THAT’S MY BOY
* (out of 5)
June 15, 2012
Adam Sandler as DONNY
Andy Samberg as TODD
Leighton Meester as JAMIE
Vanilla Ice as HIMSELF
Milo Ventimiglia as CHAD
Directed by: Sean Anders
BY KEVIN CARR
Listen to Kevin’s radio review…
The most frequent question I’ve gotten from people who know I saw “That’s My Boy” is whether it’s better of worse than “Jack and Jill.” That’s not an easy question to answer, mainly because to do so requires watching both “That’s My Boy” and “Jack and Jill.” To make someone do that would likely get you tried for atrocities against the human race.
Still, I managed to sit through both movies, and I can say for certain that “That’s My Boy” is better than “Jack and Jill,” though only slightly. It was not an easy decision, considering “That’s My Boy” runs more than 20 minutes longer than “Jack and Jill.” But at least Adam Sandler only plays one character, instead of two.
And boobs. There are boobs in “That’s My Boy.” Not all of them are fun to look at, but they are there, nonetheless.
Aside from these differences, both films are equally annoying, painful, unfunny and dumb.
“That’s My Boy” opens with Adam Sandler’s character Donny Berger as a thirteen-year-old kid who has a fling with his math teacher. He gets her pregnant, she’s thrown into prison for 30 years and Donny is left to raise the boy on his own. After the son reaches adulthood, the son (Andy Samberg) leaves home and changes his name (from Han Solo Berger to Todd Peterson), becoming an up-and-coming financial whiz. In present day, Donny has fallen down on his luck, owing $43,000 in back taxes. He tries to reconnect with his son in an attempt to find the money.
I had a little hope for “That’s My Boy” simply because it was a return to Happy-Madison R-rated comedy, something Adam Sandler hasn’t starred in since before Happy-Madison was conceived. While most of the recent Happy-Madison films have been terrible, the R-rated films it produces with other stars can be mildly entertaining. (I happen to be a huge fan of “Grandma’s Boy,” and as bad as “Bucky Larson: Born to Be a Star” was, it wasn’t even close to being the worst of 2011.)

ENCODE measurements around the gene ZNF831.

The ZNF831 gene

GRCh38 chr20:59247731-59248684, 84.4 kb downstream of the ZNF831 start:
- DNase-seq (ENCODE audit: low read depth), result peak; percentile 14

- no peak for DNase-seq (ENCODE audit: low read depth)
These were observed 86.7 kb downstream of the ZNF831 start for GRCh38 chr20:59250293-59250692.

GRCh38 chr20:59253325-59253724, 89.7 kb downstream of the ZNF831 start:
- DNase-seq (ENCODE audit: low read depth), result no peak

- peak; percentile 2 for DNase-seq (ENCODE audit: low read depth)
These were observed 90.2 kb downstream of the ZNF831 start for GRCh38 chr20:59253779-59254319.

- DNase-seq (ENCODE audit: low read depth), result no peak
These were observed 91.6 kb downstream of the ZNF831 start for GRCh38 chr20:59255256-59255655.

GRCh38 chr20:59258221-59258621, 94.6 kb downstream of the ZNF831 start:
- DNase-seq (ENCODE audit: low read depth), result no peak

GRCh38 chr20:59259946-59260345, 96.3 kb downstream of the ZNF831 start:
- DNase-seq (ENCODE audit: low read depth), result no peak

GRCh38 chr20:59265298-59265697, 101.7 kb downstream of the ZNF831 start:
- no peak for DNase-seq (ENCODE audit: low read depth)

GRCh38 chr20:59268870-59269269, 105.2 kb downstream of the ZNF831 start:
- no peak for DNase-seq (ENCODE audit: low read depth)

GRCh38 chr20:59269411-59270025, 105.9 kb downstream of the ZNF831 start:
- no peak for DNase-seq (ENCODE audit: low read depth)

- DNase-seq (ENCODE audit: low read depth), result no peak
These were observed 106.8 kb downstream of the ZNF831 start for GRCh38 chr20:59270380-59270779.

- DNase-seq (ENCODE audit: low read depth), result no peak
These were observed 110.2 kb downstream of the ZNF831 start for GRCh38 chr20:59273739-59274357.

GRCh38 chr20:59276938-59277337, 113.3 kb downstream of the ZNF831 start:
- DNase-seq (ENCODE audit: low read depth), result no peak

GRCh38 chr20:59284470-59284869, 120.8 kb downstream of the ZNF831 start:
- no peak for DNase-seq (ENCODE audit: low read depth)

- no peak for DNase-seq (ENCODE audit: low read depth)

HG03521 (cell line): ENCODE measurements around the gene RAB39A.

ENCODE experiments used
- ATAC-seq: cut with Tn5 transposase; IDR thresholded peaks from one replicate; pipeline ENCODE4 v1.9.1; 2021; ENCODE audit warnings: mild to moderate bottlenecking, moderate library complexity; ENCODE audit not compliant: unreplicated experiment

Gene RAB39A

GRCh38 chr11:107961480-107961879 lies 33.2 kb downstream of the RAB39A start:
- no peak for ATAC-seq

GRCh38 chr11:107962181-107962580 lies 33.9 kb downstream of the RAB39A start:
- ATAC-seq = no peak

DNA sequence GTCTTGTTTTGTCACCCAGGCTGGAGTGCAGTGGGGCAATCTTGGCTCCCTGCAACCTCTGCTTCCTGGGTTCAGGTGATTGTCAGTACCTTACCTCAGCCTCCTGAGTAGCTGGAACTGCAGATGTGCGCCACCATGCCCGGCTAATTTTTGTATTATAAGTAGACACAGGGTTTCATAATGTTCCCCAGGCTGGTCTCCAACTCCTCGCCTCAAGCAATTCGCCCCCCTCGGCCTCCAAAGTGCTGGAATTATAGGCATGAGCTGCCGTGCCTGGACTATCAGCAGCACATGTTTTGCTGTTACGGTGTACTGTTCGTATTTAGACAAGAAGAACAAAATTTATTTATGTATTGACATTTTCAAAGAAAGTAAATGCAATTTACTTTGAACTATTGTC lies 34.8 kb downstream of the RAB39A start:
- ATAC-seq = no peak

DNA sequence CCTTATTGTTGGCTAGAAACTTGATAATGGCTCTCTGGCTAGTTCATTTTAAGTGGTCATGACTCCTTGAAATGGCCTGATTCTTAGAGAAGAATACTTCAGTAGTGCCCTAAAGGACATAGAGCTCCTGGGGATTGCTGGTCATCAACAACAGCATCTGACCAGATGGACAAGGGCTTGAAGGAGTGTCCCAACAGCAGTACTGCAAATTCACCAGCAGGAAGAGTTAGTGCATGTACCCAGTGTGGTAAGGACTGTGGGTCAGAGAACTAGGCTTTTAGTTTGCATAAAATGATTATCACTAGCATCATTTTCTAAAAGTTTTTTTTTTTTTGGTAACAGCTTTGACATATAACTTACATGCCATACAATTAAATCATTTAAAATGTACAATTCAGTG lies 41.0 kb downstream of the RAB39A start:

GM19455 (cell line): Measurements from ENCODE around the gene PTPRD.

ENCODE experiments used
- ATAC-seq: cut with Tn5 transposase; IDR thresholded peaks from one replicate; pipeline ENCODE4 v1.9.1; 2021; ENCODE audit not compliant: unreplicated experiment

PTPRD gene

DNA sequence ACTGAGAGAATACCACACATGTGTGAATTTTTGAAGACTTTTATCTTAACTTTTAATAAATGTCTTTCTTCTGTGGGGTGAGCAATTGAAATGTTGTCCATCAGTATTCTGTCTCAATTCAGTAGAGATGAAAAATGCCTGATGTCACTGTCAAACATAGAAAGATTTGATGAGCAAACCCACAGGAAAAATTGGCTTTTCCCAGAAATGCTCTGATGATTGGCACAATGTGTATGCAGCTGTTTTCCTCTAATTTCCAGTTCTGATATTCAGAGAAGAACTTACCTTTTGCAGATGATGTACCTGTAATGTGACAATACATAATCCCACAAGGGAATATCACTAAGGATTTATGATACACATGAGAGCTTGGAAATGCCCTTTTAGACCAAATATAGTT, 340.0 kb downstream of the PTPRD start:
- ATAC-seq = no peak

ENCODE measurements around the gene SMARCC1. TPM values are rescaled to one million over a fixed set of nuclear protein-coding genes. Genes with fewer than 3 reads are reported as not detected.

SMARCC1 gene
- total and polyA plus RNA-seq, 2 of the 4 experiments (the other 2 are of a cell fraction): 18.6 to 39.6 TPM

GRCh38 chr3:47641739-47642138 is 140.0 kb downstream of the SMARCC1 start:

However, the R-rated label does nothing to make the film any better. Sure, they can throw around more f-bombs, and there were those boobs I mentioned before. However, the film simply stoops to gross-out, raunchiness and outrageous situations for its own sake. Like a wet-behind-the-ears comedian, the mere utterance of an f-bomb isn’t funny. Anyone can do that. Weaving a joke around it is what takes real talent.
And there’s no real talent anywhere to be seen in “That’s My Boy.”
Worse, the film samples from other movies as shamelessly as its out-of-place co-star Vanilla Ice (yes, *that* Vanilla Ice) did with his music in the 90s. It’s like “Little Nicky” made violent love to “Meet the Parents,” and this abomination is the result.
The best thing I can say about “That’s My Boy” is it actually shows a little bit of a diversion from Sandler’s most recent string of godawful films (comprising “Grown Ups,” “Just Go With It” and “Jack and Jill”). At least he’s moved away from an idiot man-child who is awkward but rich with a super hot love interest. In “That’s My Boy,” Adam Sandler’s character isn’t rich, and he’s not banging a hottie.
But even with this consolation, you’re trading in Salma Hayek and Brooklyn Decker for extended sequences of Adam Sandler masturbating. Literally.
There was a time in Sandler’s career, not too long ago, where he was stretching as an actor even if he wasn’t making the greatest movies. Now, it feels like he’s given up. “That’s My Boy” is just another line in his career’s ever-growing suicide note.